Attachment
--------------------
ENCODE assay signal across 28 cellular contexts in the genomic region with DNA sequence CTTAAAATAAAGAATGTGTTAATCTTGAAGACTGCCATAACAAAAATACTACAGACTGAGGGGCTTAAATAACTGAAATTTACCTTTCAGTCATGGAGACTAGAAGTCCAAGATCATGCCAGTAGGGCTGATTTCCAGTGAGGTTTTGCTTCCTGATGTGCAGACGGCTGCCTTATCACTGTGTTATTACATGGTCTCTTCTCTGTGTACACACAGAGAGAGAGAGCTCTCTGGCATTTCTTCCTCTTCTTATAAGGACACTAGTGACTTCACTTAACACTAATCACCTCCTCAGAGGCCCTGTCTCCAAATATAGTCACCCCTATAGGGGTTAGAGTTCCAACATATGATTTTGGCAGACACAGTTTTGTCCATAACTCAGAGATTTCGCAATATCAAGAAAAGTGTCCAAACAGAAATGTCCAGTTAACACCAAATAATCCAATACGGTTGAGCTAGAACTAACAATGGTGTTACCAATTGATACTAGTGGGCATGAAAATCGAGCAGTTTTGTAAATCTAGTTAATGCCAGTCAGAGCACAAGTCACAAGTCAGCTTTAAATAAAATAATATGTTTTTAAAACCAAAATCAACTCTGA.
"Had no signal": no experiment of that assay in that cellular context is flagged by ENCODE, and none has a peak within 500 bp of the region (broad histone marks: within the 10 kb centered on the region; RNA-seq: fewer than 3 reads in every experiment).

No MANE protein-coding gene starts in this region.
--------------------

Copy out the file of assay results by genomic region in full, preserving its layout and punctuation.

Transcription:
ENCODE assay signal across 28 cellular contexts in the genomic region with DNA sequence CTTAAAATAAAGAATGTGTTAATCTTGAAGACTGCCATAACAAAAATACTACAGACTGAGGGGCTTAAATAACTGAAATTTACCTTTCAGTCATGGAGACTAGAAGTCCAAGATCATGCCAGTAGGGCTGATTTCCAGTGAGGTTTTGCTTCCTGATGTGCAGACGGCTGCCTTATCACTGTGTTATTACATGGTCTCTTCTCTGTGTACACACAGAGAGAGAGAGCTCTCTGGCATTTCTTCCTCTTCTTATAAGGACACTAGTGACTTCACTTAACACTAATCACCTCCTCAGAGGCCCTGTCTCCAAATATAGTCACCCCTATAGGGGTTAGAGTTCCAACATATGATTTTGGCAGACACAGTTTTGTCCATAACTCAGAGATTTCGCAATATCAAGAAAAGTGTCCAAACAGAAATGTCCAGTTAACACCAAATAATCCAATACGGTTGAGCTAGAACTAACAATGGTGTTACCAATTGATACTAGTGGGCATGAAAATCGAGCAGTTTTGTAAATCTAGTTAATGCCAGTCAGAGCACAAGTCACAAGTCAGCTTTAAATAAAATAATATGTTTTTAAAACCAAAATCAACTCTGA.
"Had no signal": no experiment of that assay in that cellular context is flagged by ENCODE, and none has a peak within 500 bp of the region (broad histone marks: within the 10 kb centered on the region; RNA-seq: fewer than 3 reads in every experiment).

No MANE protein-coding gene starts in this region.